Authors: Adam Berland*, Ball State University, Dexter Locke, USDA Forest Service, Kirsten Schwarz, University of California, Los Angeles, Dustin Herrmann, University of California, Riverside
Topics: Environment, Spatial Analysis & Modeling, Land Use
Keywords: urban forestry, tree canopy cover, social-ecological systems, property parcels
Session Type: Virtual Paper
Start / End Time: 11:10 AM / 12:25 PM
Room: Virtual 33
Presentation File: No File Uploaded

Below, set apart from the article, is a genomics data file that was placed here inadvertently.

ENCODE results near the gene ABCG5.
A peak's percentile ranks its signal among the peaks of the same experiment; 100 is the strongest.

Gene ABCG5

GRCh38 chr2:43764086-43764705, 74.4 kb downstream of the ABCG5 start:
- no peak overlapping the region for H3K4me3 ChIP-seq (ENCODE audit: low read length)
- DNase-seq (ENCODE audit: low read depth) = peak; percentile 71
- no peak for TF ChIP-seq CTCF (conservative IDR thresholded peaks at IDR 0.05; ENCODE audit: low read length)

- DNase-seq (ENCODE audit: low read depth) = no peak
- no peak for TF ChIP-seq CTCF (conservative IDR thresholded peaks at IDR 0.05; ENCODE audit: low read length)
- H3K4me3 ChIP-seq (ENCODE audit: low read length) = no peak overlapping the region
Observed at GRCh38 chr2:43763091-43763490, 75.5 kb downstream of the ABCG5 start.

Urban vegetation studies have often operated under the assumption that more abundant vegetation translates to more social-ecological benefits. Recent scholarship has recognized the need to consider both vegetation abundance and vegetation quality when assessing the desirability of urban vegetation. This is particularly true in areas of disinvestment where overgrown vegetation can be abundant yet undesirable. While vegetation abundance can be quantified using established techniques, the perceived quality of vegetation is more difficult to measure and may vary with neighborhood context. Parcel condition surveys are an emerging source of data on perceived vegetation quality. In this study, we examine the connections among property parcel characteristics, vegetation quantity, and vegetation quality using data from a comprehensive parcel condition survey in Toledo, OH. Specifically, we evaluate the effects of occupancy status and land owner types on vegetation quantity and perceived quality. Results indicate that vegetation patterns vary according to both occupancy status and owner types, pointing to the importance of parcel-scale land management regimes for vegetation outcomes at the neighborhood scale.